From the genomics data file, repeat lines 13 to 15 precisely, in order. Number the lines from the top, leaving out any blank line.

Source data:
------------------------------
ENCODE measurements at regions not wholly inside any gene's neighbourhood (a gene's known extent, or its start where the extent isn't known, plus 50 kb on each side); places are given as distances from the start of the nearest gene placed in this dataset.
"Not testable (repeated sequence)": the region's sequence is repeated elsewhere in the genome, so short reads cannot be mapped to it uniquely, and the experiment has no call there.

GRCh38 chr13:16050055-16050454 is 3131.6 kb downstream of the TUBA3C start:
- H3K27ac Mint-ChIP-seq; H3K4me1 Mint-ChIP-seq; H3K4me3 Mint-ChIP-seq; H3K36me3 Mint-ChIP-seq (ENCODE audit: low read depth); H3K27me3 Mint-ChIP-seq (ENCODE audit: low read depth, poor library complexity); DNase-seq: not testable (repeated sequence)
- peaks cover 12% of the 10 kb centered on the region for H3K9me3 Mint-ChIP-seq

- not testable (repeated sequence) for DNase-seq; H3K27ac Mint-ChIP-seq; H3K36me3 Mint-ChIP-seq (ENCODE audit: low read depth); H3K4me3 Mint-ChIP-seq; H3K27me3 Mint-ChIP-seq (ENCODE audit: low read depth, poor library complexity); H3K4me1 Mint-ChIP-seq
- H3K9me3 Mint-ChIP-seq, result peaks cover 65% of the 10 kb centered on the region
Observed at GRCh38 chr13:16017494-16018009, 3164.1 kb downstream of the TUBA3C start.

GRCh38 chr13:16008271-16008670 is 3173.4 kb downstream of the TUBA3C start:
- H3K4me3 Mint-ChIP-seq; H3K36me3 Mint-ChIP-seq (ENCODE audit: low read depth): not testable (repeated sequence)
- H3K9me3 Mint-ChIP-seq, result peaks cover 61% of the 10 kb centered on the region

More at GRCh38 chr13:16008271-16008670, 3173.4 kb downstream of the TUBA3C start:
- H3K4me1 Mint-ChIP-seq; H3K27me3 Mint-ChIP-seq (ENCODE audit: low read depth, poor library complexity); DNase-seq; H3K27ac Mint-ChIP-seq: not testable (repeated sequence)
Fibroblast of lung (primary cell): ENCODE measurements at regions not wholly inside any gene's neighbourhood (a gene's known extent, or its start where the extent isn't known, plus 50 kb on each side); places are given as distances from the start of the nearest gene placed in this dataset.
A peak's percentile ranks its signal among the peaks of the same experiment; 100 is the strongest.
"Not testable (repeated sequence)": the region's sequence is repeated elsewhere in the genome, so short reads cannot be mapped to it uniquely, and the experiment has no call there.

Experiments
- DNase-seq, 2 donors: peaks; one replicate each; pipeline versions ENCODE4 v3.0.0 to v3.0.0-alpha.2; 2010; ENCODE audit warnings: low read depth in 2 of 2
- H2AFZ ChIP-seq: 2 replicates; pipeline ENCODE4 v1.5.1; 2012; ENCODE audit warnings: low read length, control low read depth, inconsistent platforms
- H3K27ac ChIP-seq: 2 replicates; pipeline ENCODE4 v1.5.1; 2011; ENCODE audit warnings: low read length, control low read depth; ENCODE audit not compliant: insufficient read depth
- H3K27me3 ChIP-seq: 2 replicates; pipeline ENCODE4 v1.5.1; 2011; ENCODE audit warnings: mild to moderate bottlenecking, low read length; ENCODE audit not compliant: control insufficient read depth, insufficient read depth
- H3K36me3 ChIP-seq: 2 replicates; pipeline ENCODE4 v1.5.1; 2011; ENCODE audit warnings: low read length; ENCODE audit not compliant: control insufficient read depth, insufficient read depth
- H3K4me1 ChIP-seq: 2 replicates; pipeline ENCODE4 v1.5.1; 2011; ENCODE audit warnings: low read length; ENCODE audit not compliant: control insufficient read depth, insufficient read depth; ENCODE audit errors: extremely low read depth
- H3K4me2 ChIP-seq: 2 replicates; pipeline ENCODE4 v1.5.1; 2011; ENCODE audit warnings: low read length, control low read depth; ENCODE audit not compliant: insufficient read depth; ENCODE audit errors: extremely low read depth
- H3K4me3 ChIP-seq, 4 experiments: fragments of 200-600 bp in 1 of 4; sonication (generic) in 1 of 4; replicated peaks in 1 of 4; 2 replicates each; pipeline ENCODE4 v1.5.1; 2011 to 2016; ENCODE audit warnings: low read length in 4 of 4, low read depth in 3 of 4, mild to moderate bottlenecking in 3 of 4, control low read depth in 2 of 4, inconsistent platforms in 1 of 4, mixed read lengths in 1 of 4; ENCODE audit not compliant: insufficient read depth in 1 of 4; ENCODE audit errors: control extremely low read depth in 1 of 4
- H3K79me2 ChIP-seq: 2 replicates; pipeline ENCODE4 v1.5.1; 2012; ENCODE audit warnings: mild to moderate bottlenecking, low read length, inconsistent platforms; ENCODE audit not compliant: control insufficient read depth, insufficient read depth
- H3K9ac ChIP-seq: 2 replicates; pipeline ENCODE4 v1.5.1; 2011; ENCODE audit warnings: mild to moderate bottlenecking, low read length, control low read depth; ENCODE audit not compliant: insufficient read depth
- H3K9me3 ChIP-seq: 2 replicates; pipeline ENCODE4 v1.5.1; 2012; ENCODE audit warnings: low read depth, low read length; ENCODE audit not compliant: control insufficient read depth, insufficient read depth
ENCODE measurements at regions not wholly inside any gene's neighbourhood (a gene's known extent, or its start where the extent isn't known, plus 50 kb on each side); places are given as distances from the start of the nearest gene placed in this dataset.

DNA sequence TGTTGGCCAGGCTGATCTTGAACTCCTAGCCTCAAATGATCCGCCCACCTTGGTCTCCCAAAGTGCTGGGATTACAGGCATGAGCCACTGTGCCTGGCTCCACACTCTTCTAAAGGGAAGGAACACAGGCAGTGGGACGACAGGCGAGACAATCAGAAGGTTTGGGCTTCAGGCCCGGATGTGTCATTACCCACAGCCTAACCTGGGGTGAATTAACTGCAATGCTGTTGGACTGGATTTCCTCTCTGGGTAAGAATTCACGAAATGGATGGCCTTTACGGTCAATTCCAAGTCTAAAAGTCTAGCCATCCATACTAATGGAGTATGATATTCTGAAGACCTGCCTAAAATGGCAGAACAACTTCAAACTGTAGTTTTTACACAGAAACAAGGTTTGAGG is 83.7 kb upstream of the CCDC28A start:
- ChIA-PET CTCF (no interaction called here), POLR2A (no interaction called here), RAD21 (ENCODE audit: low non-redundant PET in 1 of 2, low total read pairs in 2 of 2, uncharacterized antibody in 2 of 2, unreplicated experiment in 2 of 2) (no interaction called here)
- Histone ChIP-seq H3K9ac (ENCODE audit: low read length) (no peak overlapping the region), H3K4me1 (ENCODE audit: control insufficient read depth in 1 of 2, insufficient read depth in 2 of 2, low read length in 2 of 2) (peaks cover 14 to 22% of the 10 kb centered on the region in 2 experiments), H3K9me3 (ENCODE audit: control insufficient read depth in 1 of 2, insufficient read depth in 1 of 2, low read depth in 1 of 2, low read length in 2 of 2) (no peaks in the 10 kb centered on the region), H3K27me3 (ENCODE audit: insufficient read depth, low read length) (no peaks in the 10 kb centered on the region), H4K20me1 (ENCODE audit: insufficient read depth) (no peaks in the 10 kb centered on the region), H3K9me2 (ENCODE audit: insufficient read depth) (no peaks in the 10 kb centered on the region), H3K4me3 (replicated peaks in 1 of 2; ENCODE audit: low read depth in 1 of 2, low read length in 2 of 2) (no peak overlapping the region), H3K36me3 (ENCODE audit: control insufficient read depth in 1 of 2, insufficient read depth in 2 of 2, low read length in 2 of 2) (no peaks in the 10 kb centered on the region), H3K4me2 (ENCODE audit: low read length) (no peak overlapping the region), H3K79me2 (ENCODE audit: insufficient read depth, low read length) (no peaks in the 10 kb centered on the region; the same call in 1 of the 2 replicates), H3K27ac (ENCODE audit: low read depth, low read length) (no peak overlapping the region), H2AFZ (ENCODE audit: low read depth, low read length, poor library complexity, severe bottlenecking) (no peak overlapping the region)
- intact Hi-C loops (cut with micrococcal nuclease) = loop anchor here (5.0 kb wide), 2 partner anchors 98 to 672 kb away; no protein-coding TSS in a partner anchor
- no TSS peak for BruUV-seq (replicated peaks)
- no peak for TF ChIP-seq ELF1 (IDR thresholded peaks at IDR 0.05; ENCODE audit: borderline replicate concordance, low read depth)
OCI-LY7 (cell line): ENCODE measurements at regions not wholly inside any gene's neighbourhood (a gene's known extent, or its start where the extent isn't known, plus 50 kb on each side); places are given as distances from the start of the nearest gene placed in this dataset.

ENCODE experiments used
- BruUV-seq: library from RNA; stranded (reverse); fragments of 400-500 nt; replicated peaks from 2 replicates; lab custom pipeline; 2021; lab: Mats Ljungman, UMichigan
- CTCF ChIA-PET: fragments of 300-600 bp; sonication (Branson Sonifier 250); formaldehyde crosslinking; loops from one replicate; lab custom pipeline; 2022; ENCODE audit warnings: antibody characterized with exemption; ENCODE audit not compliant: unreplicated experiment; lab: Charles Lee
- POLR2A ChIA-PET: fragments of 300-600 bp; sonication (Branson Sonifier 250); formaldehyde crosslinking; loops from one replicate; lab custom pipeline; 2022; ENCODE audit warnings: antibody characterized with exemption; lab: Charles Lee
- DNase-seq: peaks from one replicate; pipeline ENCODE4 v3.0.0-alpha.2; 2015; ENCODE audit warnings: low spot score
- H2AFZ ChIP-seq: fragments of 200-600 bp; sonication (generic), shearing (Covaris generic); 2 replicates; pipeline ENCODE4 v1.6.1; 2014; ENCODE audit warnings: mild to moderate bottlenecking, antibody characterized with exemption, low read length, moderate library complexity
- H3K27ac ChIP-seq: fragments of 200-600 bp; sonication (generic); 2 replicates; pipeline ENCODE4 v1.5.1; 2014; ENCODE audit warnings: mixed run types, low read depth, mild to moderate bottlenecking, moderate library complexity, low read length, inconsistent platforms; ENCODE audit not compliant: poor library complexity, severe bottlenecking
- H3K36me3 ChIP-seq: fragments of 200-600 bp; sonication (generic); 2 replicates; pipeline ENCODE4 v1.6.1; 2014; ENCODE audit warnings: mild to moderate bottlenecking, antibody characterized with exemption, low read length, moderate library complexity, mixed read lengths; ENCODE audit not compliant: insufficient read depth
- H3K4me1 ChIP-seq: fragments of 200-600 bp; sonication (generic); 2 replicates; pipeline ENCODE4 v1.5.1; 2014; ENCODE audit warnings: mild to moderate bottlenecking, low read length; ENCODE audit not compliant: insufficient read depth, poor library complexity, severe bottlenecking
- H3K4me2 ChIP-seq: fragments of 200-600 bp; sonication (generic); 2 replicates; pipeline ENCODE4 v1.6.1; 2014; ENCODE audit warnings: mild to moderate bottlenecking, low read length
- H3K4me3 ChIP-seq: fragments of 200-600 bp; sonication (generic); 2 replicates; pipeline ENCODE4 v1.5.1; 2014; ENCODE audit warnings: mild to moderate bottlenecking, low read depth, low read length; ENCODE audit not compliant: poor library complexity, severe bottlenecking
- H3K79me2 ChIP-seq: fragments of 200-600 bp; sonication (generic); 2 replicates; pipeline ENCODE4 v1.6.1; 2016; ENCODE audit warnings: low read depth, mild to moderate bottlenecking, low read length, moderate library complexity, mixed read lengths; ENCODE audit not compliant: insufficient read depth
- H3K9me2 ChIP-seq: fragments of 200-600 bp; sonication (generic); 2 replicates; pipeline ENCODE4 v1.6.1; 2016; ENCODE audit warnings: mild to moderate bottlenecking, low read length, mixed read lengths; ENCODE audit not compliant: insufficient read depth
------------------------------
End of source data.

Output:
- H3K4me1 Mint-ChIP-seq; H3K27me3 Mint-ChIP-seq (ENCODE audit: low read depth, poor library complexity); DNase-seq; H3K27ac Mint-ChIP-seq: not testable (repeated sequence)
Fibroblast of lung (primary cell): ENCODE measurements at regions not wholly inside any gene's neighbourhood (a gene's known extent, or its start where the extent isn't known, plus 50 kb on each side); places are given as distances from the start of the nearest gene placed in this dataset.
A peak's percentile ranks its signal among the peaks of the same experiment; 100 is the strongest.